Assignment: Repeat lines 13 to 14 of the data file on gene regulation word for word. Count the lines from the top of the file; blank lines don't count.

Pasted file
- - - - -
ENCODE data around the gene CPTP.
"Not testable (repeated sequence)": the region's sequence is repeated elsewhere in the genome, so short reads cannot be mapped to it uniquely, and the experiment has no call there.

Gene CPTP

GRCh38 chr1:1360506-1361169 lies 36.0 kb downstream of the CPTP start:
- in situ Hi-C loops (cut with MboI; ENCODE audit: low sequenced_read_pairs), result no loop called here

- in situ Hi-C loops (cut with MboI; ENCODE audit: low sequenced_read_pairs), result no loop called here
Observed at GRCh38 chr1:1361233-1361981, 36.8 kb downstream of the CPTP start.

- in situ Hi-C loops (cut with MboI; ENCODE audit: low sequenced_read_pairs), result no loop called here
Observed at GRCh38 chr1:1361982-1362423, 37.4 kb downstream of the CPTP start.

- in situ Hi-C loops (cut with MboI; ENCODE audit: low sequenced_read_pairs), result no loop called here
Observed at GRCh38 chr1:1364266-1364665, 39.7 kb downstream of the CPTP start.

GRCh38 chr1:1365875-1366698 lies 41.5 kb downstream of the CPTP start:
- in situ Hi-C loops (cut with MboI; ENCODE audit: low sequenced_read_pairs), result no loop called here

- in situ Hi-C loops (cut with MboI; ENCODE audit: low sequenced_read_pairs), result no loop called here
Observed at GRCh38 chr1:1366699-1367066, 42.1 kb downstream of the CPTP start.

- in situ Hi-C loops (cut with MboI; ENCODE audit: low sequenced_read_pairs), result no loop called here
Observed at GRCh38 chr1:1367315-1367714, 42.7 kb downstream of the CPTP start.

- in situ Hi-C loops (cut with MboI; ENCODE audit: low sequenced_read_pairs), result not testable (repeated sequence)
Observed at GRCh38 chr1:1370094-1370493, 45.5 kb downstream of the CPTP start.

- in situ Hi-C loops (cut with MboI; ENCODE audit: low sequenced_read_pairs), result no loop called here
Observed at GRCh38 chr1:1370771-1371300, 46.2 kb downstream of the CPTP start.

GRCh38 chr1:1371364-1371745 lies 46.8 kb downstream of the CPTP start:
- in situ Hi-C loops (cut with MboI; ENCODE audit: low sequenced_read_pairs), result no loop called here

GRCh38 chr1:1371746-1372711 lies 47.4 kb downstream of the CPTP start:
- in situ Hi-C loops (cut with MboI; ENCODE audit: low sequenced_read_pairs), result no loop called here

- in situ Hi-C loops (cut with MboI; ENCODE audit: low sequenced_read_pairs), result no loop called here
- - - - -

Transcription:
- in situ Hi-C loops (cut with MboI; ENCODE audit: low sequenced_read_pairs), result no loop called here

- in situ Hi-C loops (cut with MboI; ENCODE audit: low sequenced_read_pairs), result no loop called here